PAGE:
A detailed explanation of the bootstrap algorithms is presented in the Supplementary Material (Text S3).

Projection of Abundance Differences

Finally, we wished to compare differences in abundance between fished and unfished reefs, obtained in previous studies via UVS, with the differences implied by the natural and total population growth rates estimated here. All reefs previously surveyed [18], [32] were originally open to fishing, so we assume all reefs had comparably depleted reef shark densities when protection commenced. If so, the density independent long-run rate of growth of the ratio of fished and unfished population sizes would follow:(11)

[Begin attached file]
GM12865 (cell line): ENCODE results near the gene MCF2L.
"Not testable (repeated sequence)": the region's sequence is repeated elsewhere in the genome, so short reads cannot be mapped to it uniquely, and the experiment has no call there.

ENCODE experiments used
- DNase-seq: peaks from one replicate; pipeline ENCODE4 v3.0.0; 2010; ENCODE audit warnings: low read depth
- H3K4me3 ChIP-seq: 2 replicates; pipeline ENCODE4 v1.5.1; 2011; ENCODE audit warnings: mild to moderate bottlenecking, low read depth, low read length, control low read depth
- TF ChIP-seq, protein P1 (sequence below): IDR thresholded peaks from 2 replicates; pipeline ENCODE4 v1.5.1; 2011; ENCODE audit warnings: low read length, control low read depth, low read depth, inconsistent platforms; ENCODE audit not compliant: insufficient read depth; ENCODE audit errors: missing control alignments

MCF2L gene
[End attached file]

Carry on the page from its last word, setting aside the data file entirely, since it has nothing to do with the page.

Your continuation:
where N0 is initial abundance, NR(t) and NF(t) are the abundances in the reserve and fished areas after t years, and λR and λF are the population growth rates in the unfished and fished areas. Note that this approach is only approximate, because it assumes negligible dispersal between fished and unfished populations, and because density-dependent processes should eventually begin limiting population growth on unfished reefs as abundances recover. Nevertheless, to determine whether the estimated population growth rates are on the order required to account for observed differences in abundance on the GBR, we project how abundance differences should develop over time, and we compare these projections with abundance differences estimated from previous visual censuses [18], [32]. For model projections, uncertainty was quantified by bootstrapping as described above. For the visual censuses, the uncertainty in surveyed abundance differences was calculated using Monte-Carlo simulation, assuming a negative binomial distribution of abundances within each population (fished or unfished), with a mean and variance equal to what was observed in the data.